The NCAA’s highest-ranking basketball executive has floated the idea to conference leaders about accelerating the start of the men’s basketball season, moving it up two weeks to increase scheduling flexibility and get more games played in event of a winter interruption.
NCAA senior vice president of basketball Dan Gavitt told Sports Illustrated on Monday that he has proposed moving season-opening games from Nov. 10 to Oct. 27, with perhaps a corresponding acceleration of practice from the currently scheduled start date of Sept. 29. The goal is for schools to play something closer to a full slate of regular-season games amid what could be an uncertain collegiate school year both academically and athletically, as campuses search for ways to deal with COVID-19 fallout.
“At this point it’s just a concept,” Gavitt said. “But we have presented it to the conference commissioners and the oversight committees. The ball is in their court. It has some utility, adds some flexibility and options with the (academic) calendar changing, which could affect the break period.”
With dozens of schools shutting down campus between Thanksgiving and the start of second-semester courses in January, Gavitt said it is “almost a certainty” that some basketball games scheduled for that window will be canceled. The optics of leaving winter sports teams on campus for six weeks or more while their fellow students are home is an issue, and there are concerns about traveling for several non-conference games during that time. That could result in schools sending their basketball teams home during the break as well, possibly eliminating anywhere from eight to 12 games and truncating the season.
In that scenario, Gavitt’s solution would call for front-loading the schedule with up to four games played per team in that window between Oct. 27 and Nov. 10. (Most schools will avoid competition on Nov. 3, which is election day, in order to give their athletes the opportunity to vote.) Some of the high-profile games subject to being canceled during the winter break might be moved to that late-October, early-November window, or local opponents could be scheduled during that time to limit travel. Playing conference games in that time also could be an option.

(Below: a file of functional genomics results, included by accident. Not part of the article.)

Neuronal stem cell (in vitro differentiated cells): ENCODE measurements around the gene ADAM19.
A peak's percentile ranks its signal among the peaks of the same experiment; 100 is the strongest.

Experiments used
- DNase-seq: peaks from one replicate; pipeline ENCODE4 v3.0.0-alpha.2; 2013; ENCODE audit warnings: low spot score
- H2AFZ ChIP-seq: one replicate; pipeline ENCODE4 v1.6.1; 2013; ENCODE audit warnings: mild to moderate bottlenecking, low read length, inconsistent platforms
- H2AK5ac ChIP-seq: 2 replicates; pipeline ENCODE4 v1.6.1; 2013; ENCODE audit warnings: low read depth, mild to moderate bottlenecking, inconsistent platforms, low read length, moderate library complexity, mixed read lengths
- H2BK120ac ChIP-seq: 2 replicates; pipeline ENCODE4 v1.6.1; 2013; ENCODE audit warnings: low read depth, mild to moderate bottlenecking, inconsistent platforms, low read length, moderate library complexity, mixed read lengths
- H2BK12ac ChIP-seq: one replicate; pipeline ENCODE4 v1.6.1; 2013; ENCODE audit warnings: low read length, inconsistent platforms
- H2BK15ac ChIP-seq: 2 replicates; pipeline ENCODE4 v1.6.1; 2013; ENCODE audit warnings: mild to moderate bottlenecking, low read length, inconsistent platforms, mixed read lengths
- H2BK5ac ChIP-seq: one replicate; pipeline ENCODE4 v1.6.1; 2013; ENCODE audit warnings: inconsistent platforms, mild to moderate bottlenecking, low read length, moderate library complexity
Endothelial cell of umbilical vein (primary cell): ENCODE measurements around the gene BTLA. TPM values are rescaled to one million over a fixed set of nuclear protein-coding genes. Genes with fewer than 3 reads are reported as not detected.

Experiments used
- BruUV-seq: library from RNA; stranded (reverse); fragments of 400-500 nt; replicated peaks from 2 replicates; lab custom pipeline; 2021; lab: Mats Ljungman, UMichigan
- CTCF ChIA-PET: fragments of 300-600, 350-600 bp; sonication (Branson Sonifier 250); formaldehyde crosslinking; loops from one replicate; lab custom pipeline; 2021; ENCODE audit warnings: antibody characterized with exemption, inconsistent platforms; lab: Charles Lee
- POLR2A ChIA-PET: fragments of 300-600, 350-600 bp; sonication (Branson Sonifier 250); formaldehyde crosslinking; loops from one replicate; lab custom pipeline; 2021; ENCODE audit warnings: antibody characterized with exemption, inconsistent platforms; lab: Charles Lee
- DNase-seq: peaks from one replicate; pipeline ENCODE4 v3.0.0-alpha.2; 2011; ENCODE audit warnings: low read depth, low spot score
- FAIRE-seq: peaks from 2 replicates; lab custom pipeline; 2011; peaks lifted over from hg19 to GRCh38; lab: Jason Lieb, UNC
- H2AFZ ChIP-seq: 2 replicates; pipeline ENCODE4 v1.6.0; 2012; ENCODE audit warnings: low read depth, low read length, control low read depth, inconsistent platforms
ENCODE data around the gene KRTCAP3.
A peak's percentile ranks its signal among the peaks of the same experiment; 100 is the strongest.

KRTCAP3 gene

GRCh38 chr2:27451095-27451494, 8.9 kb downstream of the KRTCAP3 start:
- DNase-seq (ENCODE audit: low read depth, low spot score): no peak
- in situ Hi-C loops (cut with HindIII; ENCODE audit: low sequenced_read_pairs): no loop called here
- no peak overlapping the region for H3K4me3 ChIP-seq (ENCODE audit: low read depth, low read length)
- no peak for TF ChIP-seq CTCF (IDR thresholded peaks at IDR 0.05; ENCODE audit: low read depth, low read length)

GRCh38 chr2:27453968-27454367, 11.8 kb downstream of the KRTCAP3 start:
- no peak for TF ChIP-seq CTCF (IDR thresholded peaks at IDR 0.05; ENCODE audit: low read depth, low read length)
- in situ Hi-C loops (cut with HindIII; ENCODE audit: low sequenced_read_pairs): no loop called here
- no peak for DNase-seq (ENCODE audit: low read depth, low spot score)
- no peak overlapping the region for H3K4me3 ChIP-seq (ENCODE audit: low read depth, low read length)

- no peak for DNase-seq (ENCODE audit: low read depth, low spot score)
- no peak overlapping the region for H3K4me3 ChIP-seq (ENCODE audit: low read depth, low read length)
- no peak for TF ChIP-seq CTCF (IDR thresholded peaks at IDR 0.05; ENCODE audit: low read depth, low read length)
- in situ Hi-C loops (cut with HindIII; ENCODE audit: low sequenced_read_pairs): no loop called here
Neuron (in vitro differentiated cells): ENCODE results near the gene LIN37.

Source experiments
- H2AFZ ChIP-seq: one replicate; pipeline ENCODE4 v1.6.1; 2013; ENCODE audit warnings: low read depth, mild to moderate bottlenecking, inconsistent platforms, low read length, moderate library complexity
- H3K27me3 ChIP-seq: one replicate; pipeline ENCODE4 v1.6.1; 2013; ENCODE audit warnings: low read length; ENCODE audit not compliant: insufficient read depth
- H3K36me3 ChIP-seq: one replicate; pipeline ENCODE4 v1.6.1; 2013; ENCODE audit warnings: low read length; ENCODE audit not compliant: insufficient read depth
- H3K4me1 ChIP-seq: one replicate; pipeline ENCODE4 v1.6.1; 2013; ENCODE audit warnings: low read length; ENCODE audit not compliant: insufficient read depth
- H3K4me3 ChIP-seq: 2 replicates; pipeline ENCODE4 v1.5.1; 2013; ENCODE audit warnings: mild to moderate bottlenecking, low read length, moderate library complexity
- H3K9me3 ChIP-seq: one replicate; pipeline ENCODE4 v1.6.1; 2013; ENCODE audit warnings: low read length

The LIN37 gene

“A little more time, rather than less time, makes sense to me,” Gavitt said. “It would be permissive; no one is saying you have to do it. It would be up to the individual institutions or conferences to figure out how to do it.”
Gavitt said he first started sounding out conference leaders about the concept a couple of weeks ago, and response to the idea thus far falls into the wait-and-see category. For now, most high-major athletic departments are fixated on a more immediate (and financially weighty) concern: football and other fall sports seasons. Whether those will start or end on time, and how many games will be played, are all-consuming questions for athletic administrators right now.
What happens in football obviously will affect basketball. Projections are all over the map, ranging from a continued push to kick off on time Aug. 29, to conference-only schedules, to punting the season into the second semester. If football becomes a spring sport for a year, it would free up a television programming window in the fall for basketball—but the chances of that season starting on time would seemingly diminish if fall sports are being postponed.
“It would take some creativity,” Gavitt said of his accelerated season tipoff plan. “It would probably be imperfect from an operational standpoint. But what is going to be perfect this year? Once you start the season, there’s no looking back."
College basketball traditionally is dependent upon two months of non-conference competition to facilitate its NCAA tournament selection procedures. Most ratings metrics, including the NCAA NET Rating, use data from those games to establish a pecking order for strength of the individual conferences. A season with a dearth of non-conference games would create dilemmas for the men ’s and women’s selection committees in terms of at-large bids and seeding.